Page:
Effects of Handwriting and Computer-Print on Composition Scores: A Follow-up to Powers, Fowles, Farnum, & Ramsey
Powers, Fowles, Farnum, & Ramsey (1994) report that essays presented in handwritten form receive..higher scores than the same essays presented as computer-text. The study presented here partially..replicates the study conducted by Powers et al. In addition, this study explores the extent to which..several types of errors in student writing are more visible when essays are presented as computertext...The two experiments presented here partially confirm previous findings that essays presented in..computer print receive lower scores and that part of this effect may result from the increased visibility..of errors in computer-text. Through interviews with readers, this study also suggests that the higher..standards and expectations readers have for text presented as computer print and the ability of some..readers to identify with students and see their effort when they handwrite essays may impact the..scores they award. Unlike Powers et al, however, this study does not find evidence that altering the..spacing of essays presented in computer print in order to increase the perceived length consistently..reduces the presentation effect. Accessed 34,106 times on https://pareonline.net from January 20, 2004 to December 31, 2019. For downloads from January 1, 2020 forward, please click on the PlumX Metrics link to the right.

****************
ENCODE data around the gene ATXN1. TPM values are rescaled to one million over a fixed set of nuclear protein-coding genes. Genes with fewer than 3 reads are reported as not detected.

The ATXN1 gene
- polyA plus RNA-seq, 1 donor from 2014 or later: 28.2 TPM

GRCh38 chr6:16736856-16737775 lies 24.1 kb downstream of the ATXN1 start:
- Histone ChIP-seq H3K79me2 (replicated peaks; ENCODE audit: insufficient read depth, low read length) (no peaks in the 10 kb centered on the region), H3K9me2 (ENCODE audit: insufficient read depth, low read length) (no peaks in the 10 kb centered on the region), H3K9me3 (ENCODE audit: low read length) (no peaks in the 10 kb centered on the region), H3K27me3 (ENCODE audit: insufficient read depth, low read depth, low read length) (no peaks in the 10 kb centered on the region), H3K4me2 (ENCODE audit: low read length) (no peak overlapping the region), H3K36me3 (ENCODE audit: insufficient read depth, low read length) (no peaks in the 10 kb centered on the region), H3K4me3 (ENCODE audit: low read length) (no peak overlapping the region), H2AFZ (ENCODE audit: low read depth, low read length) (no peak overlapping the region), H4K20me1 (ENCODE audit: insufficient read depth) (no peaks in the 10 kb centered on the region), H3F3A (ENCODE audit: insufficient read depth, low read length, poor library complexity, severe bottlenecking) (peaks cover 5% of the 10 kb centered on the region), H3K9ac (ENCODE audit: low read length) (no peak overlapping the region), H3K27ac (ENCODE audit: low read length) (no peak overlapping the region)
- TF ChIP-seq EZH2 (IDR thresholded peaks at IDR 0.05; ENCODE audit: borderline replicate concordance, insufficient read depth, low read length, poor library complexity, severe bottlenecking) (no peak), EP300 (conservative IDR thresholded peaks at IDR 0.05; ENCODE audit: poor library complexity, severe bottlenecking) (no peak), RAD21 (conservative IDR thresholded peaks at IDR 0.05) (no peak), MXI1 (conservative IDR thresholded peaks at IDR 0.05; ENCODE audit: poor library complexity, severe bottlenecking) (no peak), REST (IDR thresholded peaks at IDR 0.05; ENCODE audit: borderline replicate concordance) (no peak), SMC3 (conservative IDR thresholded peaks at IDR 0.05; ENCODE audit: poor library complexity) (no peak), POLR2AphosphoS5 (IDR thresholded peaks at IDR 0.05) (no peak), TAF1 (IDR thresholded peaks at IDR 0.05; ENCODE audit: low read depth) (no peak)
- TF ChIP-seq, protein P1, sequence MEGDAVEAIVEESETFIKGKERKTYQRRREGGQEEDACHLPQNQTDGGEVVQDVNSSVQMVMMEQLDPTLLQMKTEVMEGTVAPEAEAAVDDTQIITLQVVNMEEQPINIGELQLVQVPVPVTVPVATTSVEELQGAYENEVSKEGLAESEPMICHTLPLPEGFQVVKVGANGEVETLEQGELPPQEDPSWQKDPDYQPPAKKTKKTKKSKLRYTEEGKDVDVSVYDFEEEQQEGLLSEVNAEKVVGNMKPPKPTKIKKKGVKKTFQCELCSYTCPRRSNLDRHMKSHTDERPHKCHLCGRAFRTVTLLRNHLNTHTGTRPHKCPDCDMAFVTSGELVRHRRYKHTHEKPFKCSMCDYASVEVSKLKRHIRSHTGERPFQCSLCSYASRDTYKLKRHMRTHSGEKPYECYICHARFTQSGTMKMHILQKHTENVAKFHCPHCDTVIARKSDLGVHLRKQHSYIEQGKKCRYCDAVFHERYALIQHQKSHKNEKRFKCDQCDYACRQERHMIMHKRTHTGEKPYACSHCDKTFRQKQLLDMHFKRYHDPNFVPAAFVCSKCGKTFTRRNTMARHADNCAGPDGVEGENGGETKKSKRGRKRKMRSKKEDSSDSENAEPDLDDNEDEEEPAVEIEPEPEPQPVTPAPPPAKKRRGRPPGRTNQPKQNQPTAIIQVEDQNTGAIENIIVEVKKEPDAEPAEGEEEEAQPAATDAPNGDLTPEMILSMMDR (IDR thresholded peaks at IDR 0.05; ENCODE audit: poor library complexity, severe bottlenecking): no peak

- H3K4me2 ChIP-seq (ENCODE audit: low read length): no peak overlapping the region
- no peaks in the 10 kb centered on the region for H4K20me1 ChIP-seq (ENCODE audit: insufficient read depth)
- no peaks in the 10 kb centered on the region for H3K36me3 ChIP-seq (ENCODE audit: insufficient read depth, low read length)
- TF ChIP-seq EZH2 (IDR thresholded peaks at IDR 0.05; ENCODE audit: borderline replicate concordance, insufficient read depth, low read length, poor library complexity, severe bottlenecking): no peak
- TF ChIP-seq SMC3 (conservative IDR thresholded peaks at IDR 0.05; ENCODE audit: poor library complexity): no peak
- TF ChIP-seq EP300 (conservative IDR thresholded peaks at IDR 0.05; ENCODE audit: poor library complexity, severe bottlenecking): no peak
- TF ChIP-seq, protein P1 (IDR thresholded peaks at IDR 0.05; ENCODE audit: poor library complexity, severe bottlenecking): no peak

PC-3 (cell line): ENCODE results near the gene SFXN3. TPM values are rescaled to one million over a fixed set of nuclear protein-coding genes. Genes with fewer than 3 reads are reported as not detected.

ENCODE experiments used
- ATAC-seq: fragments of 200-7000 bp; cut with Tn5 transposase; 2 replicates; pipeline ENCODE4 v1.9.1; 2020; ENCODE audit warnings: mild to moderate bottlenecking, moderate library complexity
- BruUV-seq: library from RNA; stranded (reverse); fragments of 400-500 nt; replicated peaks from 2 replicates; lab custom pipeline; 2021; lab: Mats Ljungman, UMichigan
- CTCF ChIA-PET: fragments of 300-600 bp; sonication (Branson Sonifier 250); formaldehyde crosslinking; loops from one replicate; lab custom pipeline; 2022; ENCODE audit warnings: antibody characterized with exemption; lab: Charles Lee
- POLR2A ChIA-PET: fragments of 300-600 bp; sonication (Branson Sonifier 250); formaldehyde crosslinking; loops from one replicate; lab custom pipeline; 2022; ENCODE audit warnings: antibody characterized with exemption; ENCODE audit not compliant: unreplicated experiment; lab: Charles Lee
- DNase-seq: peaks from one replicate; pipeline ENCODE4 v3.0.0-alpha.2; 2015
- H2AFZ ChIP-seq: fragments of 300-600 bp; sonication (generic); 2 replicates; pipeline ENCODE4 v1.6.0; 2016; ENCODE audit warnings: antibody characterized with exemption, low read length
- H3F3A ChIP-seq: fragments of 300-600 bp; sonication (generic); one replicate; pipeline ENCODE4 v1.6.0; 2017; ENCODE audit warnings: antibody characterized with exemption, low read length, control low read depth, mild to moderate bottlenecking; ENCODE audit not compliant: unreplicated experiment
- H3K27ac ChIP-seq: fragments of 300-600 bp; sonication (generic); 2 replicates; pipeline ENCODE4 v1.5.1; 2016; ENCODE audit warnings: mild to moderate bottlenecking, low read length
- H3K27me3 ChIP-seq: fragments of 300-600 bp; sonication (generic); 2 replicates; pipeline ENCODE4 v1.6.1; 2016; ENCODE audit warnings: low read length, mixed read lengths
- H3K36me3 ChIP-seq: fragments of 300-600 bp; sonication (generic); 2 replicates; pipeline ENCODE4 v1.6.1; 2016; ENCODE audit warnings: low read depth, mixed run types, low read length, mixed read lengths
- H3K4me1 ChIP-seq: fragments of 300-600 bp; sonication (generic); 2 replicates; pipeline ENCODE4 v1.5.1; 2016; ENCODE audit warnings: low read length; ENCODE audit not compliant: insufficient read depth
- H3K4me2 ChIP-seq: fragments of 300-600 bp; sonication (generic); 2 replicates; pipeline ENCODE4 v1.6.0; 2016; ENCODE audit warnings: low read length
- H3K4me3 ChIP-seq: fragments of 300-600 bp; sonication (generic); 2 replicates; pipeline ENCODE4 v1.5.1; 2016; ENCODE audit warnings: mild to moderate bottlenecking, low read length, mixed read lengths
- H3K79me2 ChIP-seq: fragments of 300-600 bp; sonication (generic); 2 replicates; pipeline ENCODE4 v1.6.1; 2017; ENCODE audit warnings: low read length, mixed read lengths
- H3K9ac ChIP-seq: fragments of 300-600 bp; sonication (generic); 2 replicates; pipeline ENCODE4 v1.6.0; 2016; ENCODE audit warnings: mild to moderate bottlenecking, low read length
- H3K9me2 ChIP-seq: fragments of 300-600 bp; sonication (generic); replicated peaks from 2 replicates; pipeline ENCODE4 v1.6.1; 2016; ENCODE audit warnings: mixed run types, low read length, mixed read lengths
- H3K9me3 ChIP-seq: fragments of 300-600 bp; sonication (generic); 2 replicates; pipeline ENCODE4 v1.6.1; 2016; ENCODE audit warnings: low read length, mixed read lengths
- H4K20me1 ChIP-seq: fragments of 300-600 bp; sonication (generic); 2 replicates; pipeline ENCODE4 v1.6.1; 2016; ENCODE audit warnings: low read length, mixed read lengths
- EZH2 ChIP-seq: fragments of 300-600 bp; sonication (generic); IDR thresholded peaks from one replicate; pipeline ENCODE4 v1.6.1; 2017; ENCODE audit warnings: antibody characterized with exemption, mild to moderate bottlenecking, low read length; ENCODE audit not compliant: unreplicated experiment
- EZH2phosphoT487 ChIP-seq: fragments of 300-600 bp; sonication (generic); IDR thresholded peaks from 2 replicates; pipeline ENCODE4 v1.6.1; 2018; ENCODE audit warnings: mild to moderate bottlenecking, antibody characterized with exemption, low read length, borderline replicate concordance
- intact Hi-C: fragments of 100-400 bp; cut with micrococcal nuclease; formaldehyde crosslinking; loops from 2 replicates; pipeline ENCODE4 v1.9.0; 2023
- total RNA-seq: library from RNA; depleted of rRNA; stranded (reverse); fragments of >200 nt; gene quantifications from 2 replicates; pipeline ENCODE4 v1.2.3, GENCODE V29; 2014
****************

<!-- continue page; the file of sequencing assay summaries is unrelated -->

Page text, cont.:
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Michael, Russell and Tao, Wei
"Effects of Handwriting and Computer-Print on Composition Scores: A Follow-up to Powers, Fowles, Farnum, & Ramsey,"
Practical Assessment, Research, and Evaluation: Vol. 9, Article 1.
Available at: https://scholarworks.umass.edu/pare/vol9/iss1/1